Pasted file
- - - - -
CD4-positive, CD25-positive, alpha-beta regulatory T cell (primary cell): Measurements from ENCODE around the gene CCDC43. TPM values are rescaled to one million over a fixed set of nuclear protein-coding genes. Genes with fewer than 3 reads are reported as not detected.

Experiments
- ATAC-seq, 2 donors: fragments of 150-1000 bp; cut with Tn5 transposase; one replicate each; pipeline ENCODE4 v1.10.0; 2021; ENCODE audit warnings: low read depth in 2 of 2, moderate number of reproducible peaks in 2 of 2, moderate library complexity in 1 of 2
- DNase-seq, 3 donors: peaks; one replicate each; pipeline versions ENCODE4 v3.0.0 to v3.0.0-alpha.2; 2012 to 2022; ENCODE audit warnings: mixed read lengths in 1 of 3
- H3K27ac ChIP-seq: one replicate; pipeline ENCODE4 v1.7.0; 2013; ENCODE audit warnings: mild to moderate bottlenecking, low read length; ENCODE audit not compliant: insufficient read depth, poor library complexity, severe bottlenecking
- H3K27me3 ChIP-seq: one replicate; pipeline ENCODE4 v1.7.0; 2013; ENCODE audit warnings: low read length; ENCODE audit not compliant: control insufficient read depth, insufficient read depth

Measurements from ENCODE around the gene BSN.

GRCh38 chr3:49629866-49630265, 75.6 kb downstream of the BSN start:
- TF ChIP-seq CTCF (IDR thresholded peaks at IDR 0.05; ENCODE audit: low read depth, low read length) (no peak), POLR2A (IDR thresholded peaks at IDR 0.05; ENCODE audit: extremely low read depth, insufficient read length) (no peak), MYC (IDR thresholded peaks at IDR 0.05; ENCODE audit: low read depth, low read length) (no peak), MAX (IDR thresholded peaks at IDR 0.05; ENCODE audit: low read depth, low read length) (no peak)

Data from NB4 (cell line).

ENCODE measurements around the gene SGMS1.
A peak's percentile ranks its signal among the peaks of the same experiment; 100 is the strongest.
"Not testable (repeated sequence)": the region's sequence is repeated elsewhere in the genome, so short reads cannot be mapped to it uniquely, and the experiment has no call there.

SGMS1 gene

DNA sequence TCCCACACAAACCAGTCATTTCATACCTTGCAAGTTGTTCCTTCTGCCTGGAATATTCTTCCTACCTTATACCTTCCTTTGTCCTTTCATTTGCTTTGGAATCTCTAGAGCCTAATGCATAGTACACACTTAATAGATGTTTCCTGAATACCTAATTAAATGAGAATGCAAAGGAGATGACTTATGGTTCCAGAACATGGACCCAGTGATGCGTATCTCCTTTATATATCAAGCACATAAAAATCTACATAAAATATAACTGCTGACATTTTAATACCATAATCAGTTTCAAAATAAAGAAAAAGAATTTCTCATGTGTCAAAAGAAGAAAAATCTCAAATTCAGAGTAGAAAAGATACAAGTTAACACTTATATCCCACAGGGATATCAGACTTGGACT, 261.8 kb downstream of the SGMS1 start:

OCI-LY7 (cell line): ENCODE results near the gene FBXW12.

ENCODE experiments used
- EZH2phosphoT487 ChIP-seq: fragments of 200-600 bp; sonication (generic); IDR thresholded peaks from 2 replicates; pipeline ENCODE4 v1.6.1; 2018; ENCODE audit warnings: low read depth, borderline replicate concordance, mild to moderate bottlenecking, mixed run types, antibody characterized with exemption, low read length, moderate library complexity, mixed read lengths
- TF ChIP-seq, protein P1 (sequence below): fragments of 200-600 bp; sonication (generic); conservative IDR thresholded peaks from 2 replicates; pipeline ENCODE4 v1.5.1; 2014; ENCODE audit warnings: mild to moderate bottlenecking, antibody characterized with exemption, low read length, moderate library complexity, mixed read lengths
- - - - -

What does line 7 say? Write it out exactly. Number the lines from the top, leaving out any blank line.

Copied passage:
Measurements from ENCODE around the gene BSN.